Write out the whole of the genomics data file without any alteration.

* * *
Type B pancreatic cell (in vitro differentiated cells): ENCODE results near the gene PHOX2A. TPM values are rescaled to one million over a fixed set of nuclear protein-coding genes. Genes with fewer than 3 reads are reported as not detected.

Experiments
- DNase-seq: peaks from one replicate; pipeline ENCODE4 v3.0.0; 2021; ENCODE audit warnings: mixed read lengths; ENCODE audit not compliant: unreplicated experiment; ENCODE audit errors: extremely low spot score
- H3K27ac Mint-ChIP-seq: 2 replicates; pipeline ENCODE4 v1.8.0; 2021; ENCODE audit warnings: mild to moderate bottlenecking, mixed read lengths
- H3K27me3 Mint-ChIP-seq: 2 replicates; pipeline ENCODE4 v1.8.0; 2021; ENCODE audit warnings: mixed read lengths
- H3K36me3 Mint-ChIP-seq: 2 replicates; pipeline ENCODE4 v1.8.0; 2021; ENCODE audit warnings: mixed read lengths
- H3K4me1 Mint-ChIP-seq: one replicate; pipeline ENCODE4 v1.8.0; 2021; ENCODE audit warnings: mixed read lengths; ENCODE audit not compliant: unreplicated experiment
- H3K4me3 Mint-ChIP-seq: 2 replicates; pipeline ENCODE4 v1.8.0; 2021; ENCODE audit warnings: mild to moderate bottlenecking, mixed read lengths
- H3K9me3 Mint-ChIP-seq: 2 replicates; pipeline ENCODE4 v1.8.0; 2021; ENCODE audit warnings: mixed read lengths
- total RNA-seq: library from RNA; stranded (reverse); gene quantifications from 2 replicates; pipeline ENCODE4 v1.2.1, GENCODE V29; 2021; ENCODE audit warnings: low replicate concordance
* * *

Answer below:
Type B pancreatic cell (in vitro differentiated cells): ENCODE results near the gene PHOX2A. TPM values are rescaled to one million over a fixed set of nuclear protein-coding genes. Genes with fewer than 3 reads are reported as not detected.

Experiments
- DNase-seq: peaks from one replicate; pipeline ENCODE4 v3.0.0; 2021; ENCODE audit warnings: mixed read lengths; ENCODE audit not compliant: unreplicated experiment; ENCODE audit errors: extremely low spot score
- H3K27ac Mint-ChIP-seq: 2 replicates; pipeline ENCODE4 v1.8.0; 2021; ENCODE audit warnings: mild to moderate bottlenecking, mixed read lengths
- H3K27me3 Mint-ChIP-seq: 2 replicates; pipeline ENCODE4 v1.8.0; 2021; ENCODE audit warnings: mixed read lengths
- H3K36me3 Mint-ChIP-seq: 2 replicates; pipeline ENCODE4 v1.8.0; 2021; ENCODE audit warnings: mixed read lengths
- H3K4me1 Mint-ChIP-seq: one replicate; pipeline ENCODE4 v1.8.0; 2021; ENCODE audit warnings: mixed read lengths; ENCODE audit not compliant: unreplicated experiment
- H3K4me3 Mint-ChIP-seq: 2 replicates; pipeline ENCODE4 v1.8.0; 2021; ENCODE audit warnings: mild to moderate bottlenecking, mixed read lengths
- H3K9me3 Mint-ChIP-seq: 2 replicates; pipeline ENCODE4 v1.8.0; 2021; ENCODE audit warnings: mixed read lengths
- total RNA-seq: library from RNA; stranded (reverse); gene quantifications from 2 replicates; pipeline ENCODE4 v1.2.1, GENCODE V29; 2021; ENCODE audit warnings: low replicate concordance